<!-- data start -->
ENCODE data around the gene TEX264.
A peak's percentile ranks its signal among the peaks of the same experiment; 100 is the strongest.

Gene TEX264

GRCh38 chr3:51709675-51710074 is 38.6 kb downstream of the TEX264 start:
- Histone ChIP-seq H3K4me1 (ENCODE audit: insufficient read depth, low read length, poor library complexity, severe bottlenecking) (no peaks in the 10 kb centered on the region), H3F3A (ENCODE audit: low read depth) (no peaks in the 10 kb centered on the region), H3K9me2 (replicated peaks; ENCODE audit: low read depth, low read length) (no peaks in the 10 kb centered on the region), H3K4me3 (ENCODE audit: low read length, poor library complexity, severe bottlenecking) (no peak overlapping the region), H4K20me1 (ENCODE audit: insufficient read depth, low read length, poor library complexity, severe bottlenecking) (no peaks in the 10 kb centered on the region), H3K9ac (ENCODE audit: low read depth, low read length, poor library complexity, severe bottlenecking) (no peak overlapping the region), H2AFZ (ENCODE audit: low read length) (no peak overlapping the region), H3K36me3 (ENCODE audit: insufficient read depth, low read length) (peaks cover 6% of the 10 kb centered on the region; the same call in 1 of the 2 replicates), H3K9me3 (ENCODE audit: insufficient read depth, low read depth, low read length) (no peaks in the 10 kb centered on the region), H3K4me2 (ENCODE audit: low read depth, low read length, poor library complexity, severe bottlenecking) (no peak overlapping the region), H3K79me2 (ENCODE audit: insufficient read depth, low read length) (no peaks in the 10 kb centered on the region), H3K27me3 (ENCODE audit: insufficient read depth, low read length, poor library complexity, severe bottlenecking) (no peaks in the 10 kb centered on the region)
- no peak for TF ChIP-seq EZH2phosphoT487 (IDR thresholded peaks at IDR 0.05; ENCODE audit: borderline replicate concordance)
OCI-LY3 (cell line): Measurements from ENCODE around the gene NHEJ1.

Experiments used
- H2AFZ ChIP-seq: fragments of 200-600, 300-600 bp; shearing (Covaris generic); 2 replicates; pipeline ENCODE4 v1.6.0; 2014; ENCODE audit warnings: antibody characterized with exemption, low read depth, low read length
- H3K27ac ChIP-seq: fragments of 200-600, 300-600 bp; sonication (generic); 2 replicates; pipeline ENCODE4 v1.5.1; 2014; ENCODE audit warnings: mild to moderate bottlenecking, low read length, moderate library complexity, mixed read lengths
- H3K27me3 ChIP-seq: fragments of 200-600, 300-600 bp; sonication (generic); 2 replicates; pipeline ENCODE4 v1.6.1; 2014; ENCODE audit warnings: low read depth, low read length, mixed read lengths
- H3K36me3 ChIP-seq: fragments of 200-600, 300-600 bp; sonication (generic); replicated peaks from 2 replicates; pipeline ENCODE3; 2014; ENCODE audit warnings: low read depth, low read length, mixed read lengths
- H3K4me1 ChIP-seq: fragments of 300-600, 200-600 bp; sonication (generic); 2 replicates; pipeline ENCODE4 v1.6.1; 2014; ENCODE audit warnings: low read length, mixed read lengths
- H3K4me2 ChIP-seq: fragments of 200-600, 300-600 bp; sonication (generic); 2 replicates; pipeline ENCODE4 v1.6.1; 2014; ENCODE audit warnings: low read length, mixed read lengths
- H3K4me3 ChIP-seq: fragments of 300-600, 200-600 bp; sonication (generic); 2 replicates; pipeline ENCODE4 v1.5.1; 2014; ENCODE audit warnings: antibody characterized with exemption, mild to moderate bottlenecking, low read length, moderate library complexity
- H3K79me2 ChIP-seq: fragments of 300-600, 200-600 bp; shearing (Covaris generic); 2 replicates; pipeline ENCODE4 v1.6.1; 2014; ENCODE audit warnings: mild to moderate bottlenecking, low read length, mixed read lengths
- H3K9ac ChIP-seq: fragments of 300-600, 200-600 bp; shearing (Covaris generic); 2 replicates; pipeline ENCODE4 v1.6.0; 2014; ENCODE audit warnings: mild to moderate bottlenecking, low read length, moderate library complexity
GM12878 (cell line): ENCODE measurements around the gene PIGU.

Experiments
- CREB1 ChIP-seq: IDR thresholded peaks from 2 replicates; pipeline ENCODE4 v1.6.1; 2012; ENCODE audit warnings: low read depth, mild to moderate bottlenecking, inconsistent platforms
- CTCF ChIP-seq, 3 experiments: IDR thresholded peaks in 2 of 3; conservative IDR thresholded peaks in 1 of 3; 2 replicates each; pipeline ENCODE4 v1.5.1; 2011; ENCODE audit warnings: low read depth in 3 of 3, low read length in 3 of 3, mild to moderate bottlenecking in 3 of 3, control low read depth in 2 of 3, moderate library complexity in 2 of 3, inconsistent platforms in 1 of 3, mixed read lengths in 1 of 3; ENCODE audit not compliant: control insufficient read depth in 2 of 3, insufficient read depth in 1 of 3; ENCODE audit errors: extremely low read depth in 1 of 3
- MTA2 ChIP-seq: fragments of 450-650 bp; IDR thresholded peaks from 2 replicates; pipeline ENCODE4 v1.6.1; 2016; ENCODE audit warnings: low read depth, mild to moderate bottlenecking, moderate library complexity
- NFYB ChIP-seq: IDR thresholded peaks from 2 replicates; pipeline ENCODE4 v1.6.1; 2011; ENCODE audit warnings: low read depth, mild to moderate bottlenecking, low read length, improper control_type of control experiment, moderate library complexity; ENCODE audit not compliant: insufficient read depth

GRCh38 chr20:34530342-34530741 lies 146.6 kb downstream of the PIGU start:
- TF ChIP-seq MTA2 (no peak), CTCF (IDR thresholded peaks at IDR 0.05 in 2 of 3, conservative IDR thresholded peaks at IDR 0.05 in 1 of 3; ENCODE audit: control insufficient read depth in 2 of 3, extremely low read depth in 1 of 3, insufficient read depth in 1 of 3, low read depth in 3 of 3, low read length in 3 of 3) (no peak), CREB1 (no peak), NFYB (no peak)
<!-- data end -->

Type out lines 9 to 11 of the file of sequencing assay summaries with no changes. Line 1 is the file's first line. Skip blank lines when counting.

- H2AFZ ChIP-seq: fragments of 200-600, 300-600 bp; shearing (Covaris generic); 2 replicates; pipeline ENCODE4 v1.6.0; 2014; ENCODE audit warnings: antibody characterized with exemption, low read depth, low read length
- H3K27ac ChIP-seq: fragments of 200-600, 300-600 bp; sonication (generic); 2 replicates; pipeline ENCODE4 v1.5.1; 2014; ENCODE audit warnings: mild to moderate bottlenecking, low read length, moderate library complexity, mixed read lengths
- H3K27me3 ChIP-seq: fragments of 200-600, 300-600 bp; sonication (generic); 2 replicates; pipeline ENCODE4 v1.6.1; 2014; ENCODE audit warnings: low read depth, low read length, mixed read lengths